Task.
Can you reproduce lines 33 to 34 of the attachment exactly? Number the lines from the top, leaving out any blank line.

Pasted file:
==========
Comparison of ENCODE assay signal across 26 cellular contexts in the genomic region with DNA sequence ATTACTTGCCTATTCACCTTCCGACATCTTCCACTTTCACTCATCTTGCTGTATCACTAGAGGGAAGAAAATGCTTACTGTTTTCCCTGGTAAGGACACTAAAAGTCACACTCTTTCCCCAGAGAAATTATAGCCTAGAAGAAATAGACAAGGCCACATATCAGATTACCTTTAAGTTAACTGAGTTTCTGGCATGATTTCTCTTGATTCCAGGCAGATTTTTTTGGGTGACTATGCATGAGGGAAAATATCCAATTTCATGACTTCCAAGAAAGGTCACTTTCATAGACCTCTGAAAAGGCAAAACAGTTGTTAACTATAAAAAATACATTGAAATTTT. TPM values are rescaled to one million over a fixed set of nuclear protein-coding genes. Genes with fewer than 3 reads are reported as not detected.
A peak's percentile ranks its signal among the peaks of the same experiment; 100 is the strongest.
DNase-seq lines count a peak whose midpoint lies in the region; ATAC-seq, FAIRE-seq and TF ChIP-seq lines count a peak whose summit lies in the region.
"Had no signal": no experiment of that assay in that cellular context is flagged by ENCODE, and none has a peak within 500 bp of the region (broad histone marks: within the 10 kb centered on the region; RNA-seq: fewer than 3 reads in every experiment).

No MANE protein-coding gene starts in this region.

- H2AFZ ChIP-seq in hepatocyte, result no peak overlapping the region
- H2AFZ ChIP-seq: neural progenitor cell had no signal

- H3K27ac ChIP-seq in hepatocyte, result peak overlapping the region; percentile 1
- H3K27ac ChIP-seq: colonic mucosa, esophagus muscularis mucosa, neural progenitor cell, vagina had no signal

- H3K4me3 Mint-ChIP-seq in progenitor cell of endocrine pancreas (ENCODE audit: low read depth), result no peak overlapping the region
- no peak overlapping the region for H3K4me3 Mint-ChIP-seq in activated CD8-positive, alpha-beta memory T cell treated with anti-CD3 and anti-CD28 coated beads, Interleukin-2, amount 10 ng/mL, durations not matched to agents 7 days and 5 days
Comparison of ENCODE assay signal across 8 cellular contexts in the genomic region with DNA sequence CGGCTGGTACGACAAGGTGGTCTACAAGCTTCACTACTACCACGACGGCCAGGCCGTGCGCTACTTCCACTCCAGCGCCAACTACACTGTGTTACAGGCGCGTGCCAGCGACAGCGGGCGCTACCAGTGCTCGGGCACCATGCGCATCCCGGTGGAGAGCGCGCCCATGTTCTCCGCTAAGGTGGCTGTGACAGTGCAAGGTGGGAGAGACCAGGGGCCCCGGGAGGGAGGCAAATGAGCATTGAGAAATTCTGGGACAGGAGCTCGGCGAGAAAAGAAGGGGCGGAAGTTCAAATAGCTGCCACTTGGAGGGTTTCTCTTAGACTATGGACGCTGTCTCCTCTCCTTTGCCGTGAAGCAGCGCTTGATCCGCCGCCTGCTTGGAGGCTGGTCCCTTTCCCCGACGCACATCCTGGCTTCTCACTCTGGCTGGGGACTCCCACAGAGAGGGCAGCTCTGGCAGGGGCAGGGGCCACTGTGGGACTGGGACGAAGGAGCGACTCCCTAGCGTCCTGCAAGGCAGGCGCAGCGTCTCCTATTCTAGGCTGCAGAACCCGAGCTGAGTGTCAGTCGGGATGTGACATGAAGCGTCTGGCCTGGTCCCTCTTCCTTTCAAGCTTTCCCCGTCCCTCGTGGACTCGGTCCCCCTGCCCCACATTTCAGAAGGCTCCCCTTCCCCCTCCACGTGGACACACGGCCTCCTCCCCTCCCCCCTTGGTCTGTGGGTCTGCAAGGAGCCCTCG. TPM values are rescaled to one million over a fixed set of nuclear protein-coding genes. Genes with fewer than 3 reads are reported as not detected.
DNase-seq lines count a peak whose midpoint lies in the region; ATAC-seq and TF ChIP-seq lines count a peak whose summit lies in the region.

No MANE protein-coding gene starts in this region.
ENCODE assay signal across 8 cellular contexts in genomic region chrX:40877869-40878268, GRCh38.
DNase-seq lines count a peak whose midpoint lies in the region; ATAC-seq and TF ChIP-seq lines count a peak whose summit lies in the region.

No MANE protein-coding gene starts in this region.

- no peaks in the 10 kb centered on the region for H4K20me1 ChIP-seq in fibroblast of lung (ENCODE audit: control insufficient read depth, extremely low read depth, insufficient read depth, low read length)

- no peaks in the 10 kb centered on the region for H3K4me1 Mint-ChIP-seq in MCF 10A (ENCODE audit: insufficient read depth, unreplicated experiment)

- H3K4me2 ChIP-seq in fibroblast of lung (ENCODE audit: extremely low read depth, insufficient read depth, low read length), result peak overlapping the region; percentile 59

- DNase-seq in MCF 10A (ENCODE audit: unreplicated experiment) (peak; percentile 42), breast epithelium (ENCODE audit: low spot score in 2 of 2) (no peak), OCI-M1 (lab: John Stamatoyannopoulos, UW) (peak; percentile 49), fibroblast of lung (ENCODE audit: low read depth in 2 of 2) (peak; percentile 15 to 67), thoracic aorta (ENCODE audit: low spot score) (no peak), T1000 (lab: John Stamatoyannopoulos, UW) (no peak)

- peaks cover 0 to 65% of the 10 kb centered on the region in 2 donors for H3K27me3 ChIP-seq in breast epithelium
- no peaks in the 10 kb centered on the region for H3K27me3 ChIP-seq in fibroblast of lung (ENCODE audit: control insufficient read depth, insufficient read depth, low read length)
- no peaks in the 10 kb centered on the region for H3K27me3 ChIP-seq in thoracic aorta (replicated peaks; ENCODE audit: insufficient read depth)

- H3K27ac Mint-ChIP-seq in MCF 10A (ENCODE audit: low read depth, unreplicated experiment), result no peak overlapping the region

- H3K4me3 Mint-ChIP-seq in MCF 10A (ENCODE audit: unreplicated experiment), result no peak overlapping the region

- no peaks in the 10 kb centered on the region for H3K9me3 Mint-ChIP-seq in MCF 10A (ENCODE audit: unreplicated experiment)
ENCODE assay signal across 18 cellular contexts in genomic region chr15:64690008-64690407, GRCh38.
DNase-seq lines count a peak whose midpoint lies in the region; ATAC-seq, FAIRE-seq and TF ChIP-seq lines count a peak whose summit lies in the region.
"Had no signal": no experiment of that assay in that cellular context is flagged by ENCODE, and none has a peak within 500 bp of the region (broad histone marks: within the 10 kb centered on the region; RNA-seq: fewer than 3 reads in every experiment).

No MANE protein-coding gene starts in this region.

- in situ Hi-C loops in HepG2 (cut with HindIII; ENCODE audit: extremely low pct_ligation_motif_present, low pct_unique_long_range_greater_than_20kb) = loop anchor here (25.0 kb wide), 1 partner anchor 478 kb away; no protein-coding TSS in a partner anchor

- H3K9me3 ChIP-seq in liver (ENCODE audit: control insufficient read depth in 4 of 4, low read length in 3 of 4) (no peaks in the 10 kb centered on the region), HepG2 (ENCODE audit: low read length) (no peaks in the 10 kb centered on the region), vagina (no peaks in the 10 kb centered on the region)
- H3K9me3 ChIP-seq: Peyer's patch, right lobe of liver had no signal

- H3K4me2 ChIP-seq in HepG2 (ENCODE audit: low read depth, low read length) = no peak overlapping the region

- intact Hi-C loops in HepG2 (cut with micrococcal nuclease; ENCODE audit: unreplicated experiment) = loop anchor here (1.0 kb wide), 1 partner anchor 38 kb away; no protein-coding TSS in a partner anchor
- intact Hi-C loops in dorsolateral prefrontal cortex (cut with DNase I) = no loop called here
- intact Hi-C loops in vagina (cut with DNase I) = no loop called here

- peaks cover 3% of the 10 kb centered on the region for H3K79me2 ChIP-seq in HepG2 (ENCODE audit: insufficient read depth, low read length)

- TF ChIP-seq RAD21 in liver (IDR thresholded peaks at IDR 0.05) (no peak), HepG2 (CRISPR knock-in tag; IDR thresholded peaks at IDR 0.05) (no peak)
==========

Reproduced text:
- H3K9me3 ChIP-seq in liver (ENCODE audit: control insufficient read depth in 4 of 4, low read length in 3 of 4) (no peaks in the 10 kb centered on the region), HepG2 (ENCODE audit: low read length) (no peaks in the 10 kb centered on the region), vagina (no peaks in the 10 kb centered on the region)
- H3K9me3 ChIP-seq: Peyer's patch, right lobe of liver had no signal